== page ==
Features

Yarnbombers Celebrate Spring in Brookland!

19b.-Entrance-to-Scrap-DC-3

Yarnbombed at SCRAP DC! Photo by Christina Scheltema for East City Art.

 

A merry band of yarnbombers calls the Brookland Arts Walk home.  The Brookland Bombshells last struck in February 2014, when they yarnbombed the Monroe Street Bridge.  They struck again on the first day of spring, this time at Scrap DC, at 310112th Street NE (corner of 12th and Irving Streets, NE).

The morning of March 21,  a small group of women – armed with hammer, nails, cable ties, crochet hooks, fiber art, and lots of yarn – proceeded to embellish the entryway of Scrap DC with a tapestry of yarn.  They were soon joined by a man, also armed with a crochet hook and yarn. They mounted vibrant, verdant green panels of fiber art on both sides of the front doorway, and suspended brilliant green ruffles, shamrocks, knitted ropes, and crochet vines from the awning above the door.  The raw March weather only seemed to encourage them, as they covered nearby trees and planter boxes with yarn.

This installation was commissioned through a silent auction to benefit Scrap DC, a 501(c)(3) nonprofit organization that promotes creative reuse of arts and crafts materials.  Fiber artist Annalisa Leonessa and the Brookland Bombshells donated a yarnbombing to the auction – the highest bidder in turn donated the yarn bombing to Scrap DC.

Ms. Leonessa practices her craft at Studio Ecobricolage on the Brookland Arts Walk, where she also offers lessons in knitting and crochet.  For this yarnbombing, the Brookland Bombshells purchased their yarn from Scrap DC, which is now nearly sold out of green.  ScrapDC accepts all sorts of in-kind donations – including yarn; see www.scrapdc.org for information.

If you would like to join the fun, the Brookland Bombshells are actively recruiting new members – for information, please e-mail [email protected].

Here is an in-depth view of this yarn bombing, showing  the preparation, the installation, and the completed work:

All Photos by Christina Scheltema for East City Art:

Photo by Christina Scheltema for East City Art.

1. Pieces of a Yarnbomb

 

Photo by Christina Scheltema for East City Art

2. . More Pieces of a Yarn Bomb – Green Crochet Flowers

Photo by Christina Scheltema for East City Art

3. First Block Mounted to Chicken Wire Frame

Photo by Christina Scheltema for East City Art

5. A Large Crochet Flower is Added

Photo by Christina Scheltema for East City Art

4.  A Yarnbomber’s Tools: Scissors, Fiber Blocks, and Chicken Wire Frame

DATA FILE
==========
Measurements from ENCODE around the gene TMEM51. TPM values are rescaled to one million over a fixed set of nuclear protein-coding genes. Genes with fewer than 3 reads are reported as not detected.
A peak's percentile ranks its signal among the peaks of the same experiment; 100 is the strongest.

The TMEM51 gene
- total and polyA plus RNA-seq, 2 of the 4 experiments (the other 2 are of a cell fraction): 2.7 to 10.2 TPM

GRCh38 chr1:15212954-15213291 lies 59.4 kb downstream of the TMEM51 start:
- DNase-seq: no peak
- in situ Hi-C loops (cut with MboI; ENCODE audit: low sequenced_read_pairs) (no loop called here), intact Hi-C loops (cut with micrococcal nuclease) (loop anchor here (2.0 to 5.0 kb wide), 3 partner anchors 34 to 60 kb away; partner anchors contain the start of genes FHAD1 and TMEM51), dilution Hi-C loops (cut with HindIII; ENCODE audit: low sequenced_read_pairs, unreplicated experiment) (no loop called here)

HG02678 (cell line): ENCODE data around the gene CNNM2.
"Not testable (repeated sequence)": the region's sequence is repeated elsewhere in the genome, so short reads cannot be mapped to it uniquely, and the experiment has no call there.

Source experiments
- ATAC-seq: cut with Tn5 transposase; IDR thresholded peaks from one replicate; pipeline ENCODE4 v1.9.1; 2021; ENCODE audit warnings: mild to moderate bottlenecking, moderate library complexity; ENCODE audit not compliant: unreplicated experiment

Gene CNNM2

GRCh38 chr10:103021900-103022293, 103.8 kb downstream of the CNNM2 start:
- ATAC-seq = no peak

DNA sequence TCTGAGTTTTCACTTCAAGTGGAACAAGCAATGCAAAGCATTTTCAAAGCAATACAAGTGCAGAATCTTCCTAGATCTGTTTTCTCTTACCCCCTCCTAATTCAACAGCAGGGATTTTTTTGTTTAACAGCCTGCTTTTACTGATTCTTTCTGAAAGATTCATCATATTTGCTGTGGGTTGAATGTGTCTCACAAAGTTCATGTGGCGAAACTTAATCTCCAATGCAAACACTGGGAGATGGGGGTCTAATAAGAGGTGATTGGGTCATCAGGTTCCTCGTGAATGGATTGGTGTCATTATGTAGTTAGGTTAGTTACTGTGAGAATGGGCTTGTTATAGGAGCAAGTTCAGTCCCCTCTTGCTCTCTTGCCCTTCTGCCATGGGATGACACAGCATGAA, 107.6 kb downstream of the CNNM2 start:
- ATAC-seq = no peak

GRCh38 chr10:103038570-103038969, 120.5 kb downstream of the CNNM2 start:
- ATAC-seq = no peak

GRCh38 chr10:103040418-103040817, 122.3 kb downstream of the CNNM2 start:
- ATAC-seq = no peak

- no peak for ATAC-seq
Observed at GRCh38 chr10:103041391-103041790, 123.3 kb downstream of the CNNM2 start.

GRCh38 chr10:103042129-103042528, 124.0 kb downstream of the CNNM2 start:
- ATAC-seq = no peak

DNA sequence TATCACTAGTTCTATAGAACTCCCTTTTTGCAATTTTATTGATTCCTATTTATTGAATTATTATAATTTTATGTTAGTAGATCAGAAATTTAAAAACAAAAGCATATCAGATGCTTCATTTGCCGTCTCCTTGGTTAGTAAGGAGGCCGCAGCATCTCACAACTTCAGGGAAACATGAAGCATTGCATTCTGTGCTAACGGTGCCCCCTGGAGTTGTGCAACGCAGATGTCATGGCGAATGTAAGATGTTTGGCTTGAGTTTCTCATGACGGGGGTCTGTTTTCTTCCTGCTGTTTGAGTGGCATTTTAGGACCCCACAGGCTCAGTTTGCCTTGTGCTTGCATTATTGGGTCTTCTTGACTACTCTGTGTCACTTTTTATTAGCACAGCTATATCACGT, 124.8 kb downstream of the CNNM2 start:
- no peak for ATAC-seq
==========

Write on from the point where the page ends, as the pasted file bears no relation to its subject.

Photo by Christina Scheltema for East City Art

8. Yarn Bombers at Work in Studio, Mounting Pieces to Frame

Photo by Christina Scheltema for East City Art

6. Blocks Created with Old Knitting Patterns

Photo by Christina Scheltema for East City Art

7.  Annalisa Leonessa at Work in Studio Ecobricolage

Y

Photo by Christina Scheltema for East City Art

12. Panel Lifted into Place

11. Hammering the Nails for Mounting

15b-Second-Panel-is-Mounted-2

13, Panel is Mounted

14.-Second-Panel-Before-Mounting-on-right-of-entry

10. Panel Waiting to be Mounted

11.-Bucket-of-blooms-and-flourishes

9. Bucket of Blooms and Flourishes – Ready for Yarnbombing

15c-second-panel-is-secured

14. Panel is Secured

17-Second-panel-is-secured(2)

15. Continuing to Secure Panel

12.-Panel-Mounted-left-of-Entry

16. Panel Mounted Left of Entry

13A-Ladybug-in-place

17. Detail of Ladybug

16.-Analisa-Leonessa-Adding-Finishing-Touches-to-left-panel

18. Annalisa Leonessa Adding Finishing Touches to left Panel

18-Yarn-Bombing-Continues-to-Progress

19. The Yarnbombing is Nearly Done

Bulletin-Board,-Studio-Ecobricolage-where-a-button-procliams-that--Fiber-is-Cheaper-than-Therapy

24. They Knit because Fiber is Cheaper than Therapy

19.-Entrance-of-Scrap-DC,-with-completed-installation

20. Entrance of Scrap DC – Yarnbombing Completed

Closeup-4-(crochet-vine)

21. Detail of Vine

 

 

Photo by Christina Scheltema for East City Art

22. Detail of Honeybcomb, Flowers, and Flourishes

 

Photo by Christina Scheltema for East City Art

23. Yarn Bin at SCRAP DC – Nearly Out of Green

 

 

 

 

 

 

Christina Scheltema
Authored by: Christina Scheltema

Christina Scheltema is a freelance writer - and photographer - who resides in the Brookland neighborhood of Washington, DC. She comes from a family of artists and acquired an interest in the arts by assimilation. She has previously written for the Ward 5 Heartbeat.